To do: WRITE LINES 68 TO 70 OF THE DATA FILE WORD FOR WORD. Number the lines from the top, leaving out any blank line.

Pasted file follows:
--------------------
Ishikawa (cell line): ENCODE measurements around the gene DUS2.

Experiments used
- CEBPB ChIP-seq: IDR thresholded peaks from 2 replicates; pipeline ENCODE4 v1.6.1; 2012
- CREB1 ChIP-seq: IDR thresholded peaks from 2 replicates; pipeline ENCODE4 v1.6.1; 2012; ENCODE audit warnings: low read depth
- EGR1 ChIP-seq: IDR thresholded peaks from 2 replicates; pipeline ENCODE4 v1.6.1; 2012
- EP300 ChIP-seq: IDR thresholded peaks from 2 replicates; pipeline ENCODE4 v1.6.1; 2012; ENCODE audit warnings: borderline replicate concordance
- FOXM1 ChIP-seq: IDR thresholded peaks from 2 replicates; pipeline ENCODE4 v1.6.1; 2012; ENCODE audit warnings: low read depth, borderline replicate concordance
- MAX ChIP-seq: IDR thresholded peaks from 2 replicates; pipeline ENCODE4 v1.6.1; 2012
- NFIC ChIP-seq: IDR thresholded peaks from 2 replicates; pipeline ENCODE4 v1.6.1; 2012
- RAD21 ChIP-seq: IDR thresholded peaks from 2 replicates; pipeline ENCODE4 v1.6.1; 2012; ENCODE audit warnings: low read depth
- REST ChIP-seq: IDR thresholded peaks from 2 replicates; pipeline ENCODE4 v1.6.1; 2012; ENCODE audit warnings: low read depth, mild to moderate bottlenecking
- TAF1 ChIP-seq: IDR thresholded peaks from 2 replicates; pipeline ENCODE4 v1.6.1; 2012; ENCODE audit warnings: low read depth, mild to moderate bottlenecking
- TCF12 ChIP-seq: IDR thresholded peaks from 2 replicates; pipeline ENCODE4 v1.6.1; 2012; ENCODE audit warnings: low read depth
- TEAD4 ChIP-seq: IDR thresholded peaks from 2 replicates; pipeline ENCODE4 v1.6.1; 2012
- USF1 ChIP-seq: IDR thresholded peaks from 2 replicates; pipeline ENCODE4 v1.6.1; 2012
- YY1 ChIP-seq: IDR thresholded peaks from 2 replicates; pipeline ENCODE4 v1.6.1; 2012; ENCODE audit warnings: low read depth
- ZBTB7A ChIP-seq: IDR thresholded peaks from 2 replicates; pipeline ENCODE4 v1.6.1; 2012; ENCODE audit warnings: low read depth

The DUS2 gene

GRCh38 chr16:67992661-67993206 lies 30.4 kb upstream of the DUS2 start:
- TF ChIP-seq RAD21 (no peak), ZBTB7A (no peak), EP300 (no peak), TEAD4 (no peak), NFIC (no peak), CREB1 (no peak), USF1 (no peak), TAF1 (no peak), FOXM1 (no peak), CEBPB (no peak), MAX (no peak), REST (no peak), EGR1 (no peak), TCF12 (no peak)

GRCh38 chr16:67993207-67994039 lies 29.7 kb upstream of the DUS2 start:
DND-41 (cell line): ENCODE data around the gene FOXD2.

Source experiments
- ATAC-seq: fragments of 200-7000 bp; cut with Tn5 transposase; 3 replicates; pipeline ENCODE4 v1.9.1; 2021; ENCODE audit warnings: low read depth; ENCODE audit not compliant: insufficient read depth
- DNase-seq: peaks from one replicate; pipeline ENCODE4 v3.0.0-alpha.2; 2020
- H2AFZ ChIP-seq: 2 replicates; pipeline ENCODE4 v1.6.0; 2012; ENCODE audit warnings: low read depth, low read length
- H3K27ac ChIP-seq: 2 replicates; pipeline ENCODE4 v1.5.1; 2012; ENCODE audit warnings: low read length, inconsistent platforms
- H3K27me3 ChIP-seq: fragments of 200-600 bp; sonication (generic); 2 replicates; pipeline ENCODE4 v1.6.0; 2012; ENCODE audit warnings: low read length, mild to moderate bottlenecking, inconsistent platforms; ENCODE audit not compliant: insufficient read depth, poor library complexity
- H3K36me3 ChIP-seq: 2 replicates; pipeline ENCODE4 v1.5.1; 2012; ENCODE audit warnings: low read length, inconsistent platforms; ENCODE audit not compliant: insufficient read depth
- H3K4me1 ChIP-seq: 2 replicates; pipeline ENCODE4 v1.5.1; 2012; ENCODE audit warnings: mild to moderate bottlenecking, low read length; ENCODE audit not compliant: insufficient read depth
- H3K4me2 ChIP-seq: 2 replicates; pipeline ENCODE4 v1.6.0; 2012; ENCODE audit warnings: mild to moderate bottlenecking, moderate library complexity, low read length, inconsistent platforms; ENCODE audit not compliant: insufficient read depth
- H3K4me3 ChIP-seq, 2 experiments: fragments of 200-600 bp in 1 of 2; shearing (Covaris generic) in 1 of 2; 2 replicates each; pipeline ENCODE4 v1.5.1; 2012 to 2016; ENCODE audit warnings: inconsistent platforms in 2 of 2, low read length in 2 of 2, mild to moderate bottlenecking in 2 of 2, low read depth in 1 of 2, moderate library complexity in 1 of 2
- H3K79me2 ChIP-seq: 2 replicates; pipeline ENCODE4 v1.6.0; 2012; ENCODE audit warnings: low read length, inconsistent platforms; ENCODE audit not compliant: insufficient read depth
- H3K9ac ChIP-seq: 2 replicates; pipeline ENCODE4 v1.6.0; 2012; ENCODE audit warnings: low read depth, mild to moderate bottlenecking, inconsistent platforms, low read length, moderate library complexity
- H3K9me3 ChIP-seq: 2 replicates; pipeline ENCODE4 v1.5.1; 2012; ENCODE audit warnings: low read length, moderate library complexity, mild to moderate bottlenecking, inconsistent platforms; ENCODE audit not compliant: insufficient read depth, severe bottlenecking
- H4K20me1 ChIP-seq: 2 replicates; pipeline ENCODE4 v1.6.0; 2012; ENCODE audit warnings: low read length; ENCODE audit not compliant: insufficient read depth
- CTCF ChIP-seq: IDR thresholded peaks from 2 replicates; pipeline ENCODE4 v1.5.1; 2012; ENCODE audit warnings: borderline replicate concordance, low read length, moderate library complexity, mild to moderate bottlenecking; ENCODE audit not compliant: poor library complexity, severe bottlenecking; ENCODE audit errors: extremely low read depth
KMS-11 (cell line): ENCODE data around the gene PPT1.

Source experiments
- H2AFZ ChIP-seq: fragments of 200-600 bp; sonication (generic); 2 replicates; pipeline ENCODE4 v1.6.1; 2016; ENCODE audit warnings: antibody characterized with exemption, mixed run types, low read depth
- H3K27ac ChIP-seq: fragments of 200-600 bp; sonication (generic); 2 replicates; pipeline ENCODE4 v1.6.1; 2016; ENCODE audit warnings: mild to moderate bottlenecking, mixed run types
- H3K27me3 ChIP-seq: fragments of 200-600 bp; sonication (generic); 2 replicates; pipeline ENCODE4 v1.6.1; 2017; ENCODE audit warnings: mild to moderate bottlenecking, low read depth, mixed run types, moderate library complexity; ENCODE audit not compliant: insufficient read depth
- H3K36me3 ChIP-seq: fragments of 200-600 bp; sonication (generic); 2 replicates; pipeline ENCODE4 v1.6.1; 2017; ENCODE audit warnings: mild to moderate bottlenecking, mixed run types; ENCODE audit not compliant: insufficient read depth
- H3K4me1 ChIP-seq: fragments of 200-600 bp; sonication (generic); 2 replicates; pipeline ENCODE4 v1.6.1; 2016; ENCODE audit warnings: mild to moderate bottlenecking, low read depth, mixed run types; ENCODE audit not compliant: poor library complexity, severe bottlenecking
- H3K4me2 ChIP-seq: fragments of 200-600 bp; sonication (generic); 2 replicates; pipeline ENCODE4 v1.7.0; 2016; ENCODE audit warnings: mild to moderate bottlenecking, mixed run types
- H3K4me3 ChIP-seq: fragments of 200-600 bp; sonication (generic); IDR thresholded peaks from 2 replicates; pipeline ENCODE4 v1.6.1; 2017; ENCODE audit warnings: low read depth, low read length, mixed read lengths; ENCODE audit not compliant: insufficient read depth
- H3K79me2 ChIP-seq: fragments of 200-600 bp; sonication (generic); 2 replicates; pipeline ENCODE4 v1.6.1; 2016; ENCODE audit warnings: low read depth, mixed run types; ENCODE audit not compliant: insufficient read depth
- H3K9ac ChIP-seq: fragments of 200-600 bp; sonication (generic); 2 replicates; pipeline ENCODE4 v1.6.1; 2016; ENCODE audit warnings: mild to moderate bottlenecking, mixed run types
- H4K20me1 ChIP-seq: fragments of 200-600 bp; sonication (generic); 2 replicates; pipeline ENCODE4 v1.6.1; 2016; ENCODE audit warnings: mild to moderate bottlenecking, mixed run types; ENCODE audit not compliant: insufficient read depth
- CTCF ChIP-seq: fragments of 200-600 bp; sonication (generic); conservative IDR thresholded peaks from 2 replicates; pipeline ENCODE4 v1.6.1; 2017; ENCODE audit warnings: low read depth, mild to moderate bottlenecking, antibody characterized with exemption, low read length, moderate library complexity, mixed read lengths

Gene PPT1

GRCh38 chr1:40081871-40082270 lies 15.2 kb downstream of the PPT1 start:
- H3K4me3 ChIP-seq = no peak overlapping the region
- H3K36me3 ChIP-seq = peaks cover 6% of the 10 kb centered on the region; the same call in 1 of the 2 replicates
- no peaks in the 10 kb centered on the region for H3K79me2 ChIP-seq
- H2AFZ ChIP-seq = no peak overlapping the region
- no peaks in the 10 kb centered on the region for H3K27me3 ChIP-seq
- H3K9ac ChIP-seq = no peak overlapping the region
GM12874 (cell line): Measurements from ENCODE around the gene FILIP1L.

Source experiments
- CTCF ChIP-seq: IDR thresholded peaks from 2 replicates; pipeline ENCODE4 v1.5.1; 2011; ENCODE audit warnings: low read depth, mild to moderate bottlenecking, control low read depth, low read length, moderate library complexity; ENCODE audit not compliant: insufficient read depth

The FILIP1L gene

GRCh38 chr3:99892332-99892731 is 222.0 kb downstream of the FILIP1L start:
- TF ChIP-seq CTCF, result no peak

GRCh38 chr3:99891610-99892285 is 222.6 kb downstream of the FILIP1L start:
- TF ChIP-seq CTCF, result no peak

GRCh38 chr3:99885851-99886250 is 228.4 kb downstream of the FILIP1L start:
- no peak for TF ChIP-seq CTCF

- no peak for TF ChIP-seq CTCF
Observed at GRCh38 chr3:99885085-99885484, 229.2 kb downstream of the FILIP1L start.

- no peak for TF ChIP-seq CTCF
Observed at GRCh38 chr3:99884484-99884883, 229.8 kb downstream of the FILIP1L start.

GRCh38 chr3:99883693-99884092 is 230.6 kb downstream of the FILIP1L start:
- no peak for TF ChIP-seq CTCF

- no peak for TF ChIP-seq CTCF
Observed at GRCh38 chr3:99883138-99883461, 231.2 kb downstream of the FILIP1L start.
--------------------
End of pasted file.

- no peak for TF ChIP-seq CTCF

- no peak for TF ChIP-seq CTCF
Observed at GRCh38 chr3:99885085-99885484, 229.2 kb downstream of the FILIP1L start.